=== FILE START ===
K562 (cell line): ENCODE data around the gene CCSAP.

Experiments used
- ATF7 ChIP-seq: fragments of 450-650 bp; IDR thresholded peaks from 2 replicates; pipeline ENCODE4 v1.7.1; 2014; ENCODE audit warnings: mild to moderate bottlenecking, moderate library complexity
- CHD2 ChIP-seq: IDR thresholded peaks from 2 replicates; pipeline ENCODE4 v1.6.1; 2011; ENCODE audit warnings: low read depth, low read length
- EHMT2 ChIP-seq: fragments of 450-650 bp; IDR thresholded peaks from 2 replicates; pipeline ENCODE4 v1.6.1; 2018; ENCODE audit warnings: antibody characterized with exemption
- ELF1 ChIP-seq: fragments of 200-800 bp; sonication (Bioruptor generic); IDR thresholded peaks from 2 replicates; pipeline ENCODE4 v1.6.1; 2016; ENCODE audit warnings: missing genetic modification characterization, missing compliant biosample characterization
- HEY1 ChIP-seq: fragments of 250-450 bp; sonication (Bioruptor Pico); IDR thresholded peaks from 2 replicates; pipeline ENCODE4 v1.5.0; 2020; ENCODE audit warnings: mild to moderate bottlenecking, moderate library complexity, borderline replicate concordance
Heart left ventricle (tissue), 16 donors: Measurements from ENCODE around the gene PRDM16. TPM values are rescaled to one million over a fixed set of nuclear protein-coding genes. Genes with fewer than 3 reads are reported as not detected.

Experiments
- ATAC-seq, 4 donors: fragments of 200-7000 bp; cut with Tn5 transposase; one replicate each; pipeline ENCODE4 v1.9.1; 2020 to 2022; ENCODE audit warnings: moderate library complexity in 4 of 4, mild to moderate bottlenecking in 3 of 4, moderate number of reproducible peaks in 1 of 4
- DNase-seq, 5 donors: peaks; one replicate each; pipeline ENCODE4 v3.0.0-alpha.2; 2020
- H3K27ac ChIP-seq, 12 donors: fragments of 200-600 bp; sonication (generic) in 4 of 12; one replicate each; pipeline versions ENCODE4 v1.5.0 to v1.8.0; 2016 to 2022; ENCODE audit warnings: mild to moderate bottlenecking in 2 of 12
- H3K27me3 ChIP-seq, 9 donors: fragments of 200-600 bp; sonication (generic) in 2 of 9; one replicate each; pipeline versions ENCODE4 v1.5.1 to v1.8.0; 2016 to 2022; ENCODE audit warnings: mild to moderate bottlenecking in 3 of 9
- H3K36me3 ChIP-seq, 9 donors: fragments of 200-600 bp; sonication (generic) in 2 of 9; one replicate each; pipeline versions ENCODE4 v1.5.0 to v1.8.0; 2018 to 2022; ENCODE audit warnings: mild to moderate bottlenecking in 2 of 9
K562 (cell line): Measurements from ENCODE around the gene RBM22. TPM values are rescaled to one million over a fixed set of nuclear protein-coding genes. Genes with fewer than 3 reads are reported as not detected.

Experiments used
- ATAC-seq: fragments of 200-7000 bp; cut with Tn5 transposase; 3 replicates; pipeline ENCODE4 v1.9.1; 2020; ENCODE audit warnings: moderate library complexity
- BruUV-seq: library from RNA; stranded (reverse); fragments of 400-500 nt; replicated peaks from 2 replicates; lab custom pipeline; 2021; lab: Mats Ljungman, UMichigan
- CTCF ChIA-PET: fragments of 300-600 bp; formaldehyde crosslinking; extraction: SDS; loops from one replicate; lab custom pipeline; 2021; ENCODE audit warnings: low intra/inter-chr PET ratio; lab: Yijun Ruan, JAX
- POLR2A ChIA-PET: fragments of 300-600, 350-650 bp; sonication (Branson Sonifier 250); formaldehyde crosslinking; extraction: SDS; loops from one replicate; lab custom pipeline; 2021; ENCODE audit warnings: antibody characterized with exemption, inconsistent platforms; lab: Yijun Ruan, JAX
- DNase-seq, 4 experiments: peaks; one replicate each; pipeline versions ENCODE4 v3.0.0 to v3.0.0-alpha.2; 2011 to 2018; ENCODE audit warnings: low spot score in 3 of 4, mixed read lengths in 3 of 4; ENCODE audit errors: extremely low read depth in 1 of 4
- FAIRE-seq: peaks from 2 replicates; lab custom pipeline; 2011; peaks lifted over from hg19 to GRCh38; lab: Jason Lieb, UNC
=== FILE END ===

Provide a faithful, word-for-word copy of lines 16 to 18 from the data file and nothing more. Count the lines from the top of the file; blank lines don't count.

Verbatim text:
Experiments used
- ATAC-seq: fragments of 200-7000 bp; cut with Tn5 transposase; 3 replicates; pipeline ENCODE4 v1.9.1; 2020; ENCODE audit warnings: moderate library complexity
- BruUV-seq: library from RNA; stranded (reverse); fragments of 400-500 nt; replicated peaks from 2 replicates; lab custom pipeline; 2021; lab: Mats Ljungman, UMichigan